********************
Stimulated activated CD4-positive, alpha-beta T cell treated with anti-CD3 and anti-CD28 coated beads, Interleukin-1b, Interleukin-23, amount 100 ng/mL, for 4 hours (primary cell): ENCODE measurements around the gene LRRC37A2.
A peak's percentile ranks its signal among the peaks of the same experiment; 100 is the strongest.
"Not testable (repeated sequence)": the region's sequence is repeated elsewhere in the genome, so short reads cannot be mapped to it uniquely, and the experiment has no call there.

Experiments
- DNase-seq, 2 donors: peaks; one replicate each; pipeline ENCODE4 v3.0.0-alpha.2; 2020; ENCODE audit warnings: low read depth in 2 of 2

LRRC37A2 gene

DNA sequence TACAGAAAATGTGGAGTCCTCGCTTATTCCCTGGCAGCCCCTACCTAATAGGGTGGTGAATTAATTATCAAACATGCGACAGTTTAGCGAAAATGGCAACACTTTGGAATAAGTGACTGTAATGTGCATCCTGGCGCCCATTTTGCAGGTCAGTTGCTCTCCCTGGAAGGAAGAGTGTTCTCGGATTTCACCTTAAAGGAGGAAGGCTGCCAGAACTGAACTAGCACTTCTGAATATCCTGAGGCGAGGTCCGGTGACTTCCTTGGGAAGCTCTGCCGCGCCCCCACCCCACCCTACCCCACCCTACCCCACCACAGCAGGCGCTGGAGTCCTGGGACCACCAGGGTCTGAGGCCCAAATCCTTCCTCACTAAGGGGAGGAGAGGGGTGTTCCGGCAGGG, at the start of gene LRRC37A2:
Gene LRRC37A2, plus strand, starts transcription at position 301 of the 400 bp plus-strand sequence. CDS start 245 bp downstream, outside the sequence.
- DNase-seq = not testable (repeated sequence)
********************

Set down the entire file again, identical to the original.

Stimulated activated CD4-positive, alpha-beta T cell treated with anti-CD3 and anti-CD28 coated beads, Interleukin-1b, Interleukin-23, amount 100 ng/mL, for 4 hours (primary cell): ENCODE measurements around the gene LRRC37A2.
A peak's percentile ranks its signal among the peaks of the same experiment; 100 is the strongest.
"Not testable (repeated sequence)": the region's sequence is repeated elsewhere in the genome, so short reads cannot be mapped to it uniquely, and the experiment has no call there.

Experiments
- DNase-seq, 2 donors: peaks; one replicate each; pipeline ENCODE4 v3.0.0-alpha.2; 2020; ENCODE audit warnings: low read depth in 2 of 2

LRRC37A2 gene

DNA sequence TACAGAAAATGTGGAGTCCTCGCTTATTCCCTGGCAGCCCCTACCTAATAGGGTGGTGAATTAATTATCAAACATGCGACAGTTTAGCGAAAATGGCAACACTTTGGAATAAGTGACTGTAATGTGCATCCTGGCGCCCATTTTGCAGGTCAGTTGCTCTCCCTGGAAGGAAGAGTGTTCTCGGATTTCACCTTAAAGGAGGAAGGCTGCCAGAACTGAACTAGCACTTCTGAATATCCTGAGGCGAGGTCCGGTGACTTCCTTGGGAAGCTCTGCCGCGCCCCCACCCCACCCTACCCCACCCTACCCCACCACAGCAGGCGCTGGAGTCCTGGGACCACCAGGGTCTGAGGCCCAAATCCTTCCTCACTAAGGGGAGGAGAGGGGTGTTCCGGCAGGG, at the start of gene LRRC37A2:
Gene LRRC37A2, plus strand, starts transcription at position 301 of the 400 bp plus-strand sequence. CDS start 245 bp downstream, outside the sequence.
- DNase-seq = not testable (repeated sequence)